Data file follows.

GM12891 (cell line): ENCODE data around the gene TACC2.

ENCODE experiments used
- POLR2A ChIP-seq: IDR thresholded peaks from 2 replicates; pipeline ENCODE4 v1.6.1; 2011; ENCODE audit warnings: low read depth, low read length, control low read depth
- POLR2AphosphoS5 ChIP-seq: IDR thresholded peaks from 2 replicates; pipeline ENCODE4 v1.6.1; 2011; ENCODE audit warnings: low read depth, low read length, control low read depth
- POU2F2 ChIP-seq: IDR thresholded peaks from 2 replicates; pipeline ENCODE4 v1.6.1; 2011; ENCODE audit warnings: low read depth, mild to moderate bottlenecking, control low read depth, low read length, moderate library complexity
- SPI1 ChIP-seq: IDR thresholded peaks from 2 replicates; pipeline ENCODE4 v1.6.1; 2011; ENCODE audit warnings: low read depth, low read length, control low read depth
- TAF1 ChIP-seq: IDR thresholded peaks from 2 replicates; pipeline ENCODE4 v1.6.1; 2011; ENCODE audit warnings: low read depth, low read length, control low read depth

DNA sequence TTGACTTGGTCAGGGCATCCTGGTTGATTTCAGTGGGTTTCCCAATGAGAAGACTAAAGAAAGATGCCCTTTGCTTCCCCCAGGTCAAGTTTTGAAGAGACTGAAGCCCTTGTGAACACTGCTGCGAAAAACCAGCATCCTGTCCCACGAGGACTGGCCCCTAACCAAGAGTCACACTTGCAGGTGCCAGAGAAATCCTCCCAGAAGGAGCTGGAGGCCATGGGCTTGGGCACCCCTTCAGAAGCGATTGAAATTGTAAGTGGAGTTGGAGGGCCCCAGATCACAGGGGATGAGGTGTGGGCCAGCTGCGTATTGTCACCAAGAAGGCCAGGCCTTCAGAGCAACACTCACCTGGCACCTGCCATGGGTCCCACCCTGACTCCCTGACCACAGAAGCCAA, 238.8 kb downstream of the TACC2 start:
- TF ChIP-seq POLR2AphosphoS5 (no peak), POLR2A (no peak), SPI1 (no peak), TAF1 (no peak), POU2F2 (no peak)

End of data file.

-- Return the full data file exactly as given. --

GM12891 (cell line): ENCODE data around the gene TACC2.

ENCODE experiments used
- POLR2A ChIP-seq: IDR thresholded peaks from 2 replicates; pipeline ENCODE4 v1.6.1; 2011; ENCODE audit warnings: low read depth, low read length, control low read depth
- POLR2AphosphoS5 ChIP-seq: IDR thresholded peaks from 2 replicates; pipeline ENCODE4 v1.6.1; 2011; ENCODE audit warnings: low read depth, low read length, control low read depth
- POU2F2 ChIP-seq: IDR thresholded peaks from 2 replicates; pipeline ENCODE4 v1.6.1; 2011; ENCODE audit warnings: low read depth, mild to moderate bottlenecking, control low read depth, low read length, moderate library complexity
- SPI1 ChIP-seq: IDR thresholded peaks from 2 replicates; pipeline ENCODE4 v1.6.1; 2011; ENCODE audit warnings: low read depth, low read length, control low read depth
- TAF1 ChIP-seq: IDR thresholded peaks from 2 replicates; pipeline ENCODE4 v1.6.1; 2011; ENCODE audit warnings: low read depth, low read length, control low read depth

DNA sequence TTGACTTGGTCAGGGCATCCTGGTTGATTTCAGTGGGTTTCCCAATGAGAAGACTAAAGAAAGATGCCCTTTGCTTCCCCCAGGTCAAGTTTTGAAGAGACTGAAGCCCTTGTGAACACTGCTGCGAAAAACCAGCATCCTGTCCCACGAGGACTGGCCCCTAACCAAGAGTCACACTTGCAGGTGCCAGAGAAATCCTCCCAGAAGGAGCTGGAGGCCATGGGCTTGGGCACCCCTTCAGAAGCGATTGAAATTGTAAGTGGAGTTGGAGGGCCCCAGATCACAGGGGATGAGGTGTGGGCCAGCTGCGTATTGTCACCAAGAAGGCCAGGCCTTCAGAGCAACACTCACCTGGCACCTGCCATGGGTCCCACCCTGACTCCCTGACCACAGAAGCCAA, 238.8 kb downstream of the TACC2 start:
- TF ChIP-seq POLR2AphosphoS5 (no peak), POLR2A (no peak), SPI1 (no peak), TAF1 (no peak), POU2F2 (no peak)